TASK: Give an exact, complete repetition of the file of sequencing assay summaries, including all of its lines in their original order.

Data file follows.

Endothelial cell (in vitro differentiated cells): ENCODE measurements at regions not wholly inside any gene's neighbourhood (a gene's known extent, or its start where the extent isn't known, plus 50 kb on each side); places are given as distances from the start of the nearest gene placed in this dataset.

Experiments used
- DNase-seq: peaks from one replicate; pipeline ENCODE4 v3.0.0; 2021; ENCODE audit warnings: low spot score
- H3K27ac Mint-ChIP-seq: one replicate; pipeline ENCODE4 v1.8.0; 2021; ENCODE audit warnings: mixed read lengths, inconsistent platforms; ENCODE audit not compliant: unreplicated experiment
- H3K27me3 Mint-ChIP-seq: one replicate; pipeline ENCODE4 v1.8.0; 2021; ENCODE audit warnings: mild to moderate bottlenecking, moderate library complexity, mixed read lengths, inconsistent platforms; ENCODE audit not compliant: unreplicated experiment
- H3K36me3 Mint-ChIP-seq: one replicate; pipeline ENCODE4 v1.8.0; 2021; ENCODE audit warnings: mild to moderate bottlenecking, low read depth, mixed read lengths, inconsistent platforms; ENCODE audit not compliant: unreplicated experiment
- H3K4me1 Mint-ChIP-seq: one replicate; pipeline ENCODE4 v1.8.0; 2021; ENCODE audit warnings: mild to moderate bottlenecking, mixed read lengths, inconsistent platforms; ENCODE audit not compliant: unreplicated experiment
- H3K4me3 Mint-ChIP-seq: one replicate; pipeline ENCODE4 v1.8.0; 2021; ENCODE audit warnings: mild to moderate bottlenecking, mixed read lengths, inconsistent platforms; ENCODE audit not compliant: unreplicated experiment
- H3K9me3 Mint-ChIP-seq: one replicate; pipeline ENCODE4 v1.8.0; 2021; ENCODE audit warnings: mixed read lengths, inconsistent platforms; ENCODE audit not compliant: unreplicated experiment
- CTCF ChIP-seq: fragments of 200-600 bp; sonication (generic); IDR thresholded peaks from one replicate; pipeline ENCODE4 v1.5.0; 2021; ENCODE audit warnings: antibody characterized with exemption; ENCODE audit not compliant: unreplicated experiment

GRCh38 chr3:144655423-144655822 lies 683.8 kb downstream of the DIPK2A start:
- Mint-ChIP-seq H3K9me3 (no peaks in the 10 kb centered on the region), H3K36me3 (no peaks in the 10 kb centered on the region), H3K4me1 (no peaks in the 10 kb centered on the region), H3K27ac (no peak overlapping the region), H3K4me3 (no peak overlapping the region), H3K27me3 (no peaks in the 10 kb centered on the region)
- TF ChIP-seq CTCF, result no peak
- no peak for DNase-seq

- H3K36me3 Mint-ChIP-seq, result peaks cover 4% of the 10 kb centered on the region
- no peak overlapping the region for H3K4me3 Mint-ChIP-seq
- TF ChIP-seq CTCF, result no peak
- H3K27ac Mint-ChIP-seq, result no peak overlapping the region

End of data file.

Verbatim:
Endothelial cell (in vitro differentiated cells): ENCODE measurements at regions not wholly inside any gene's neighbourhood (a gene's known extent, or its start where the extent isn't known, plus 50 kb on each side); places are given as distances from the start of the nearest gene placed in this dataset.

Experiments used
- DNase-seq: peaks from one replicate; pipeline ENCODE4 v3.0.0; 2021; ENCODE audit warnings: low spot score
- H3K27ac Mint-ChIP-seq: one replicate; pipeline ENCODE4 v1.8.0; 2021; ENCODE audit warnings: mixed read lengths, inconsistent platforms; ENCODE audit not compliant: unreplicated experiment
- H3K27me3 Mint-ChIP-seq: one replicate; pipeline ENCODE4 v1.8.0; 2021; ENCODE audit warnings: mild to moderate bottlenecking, moderate library complexity, mixed read lengths, inconsistent platforms; ENCODE audit not compliant: unreplicated experiment
- H3K36me3 Mint-ChIP-seq: one replicate; pipeline ENCODE4 v1.8.0; 2021; ENCODE audit warnings: mild to moderate bottlenecking, low read depth, mixed read lengths, inconsistent platforms; ENCODE audit not compliant: unreplicated experiment
- H3K4me1 Mint-ChIP-seq: one replicate; pipeline ENCODE4 v1.8.0; 2021; ENCODE audit warnings: mild to moderate bottlenecking, mixed read lengths, inconsistent platforms; ENCODE audit not compliant: unreplicated experiment
- H3K4me3 Mint-ChIP-seq: one replicate; pipeline ENCODE4 v1.8.0; 2021; ENCODE audit warnings: mild to moderate bottlenecking, mixed read lengths, inconsistent platforms; ENCODE audit not compliant: unreplicated experiment
- H3K9me3 Mint-ChIP-seq: one replicate; pipeline ENCODE4 v1.8.0; 2021; ENCODE audit warnings: mixed read lengths, inconsistent platforms; ENCODE audit not compliant: unreplicated experiment
- CTCF ChIP-seq: fragments of 200-600 bp; sonication (generic); IDR thresholded peaks from one replicate; pipeline ENCODE4 v1.5.0; 2021; ENCODE audit warnings: antibody characterized with exemption; ENCODE audit not compliant: unreplicated experiment

GRCh38 chr3:144655423-144655822 lies 683.8 kb downstream of the DIPK2A start:
- Mint-ChIP-seq H3K9me3 (no peaks in the 10 kb centered on the region), H3K36me3 (no peaks in the 10 kb centered on the region), H3K4me1 (no peaks in the 10 kb centered on the region), H3K27ac (no peak overlapping the region), H3K4me3 (no peak overlapping the region), H3K27me3 (no peaks in the 10 kb centered on the region)
- TF ChIP-seq CTCF, result no peak
- no peak for DNase-seq

- H3K36me3 Mint-ChIP-seq, result peaks cover 4% of the 10 kb centered on the region
- no peak overlapping the region for H3K4me3 Mint-ChIP-seq
- TF ChIP-seq CTCF, result no peak
- H3K27ac Mint-ChIP-seq, result no peak overlapping the region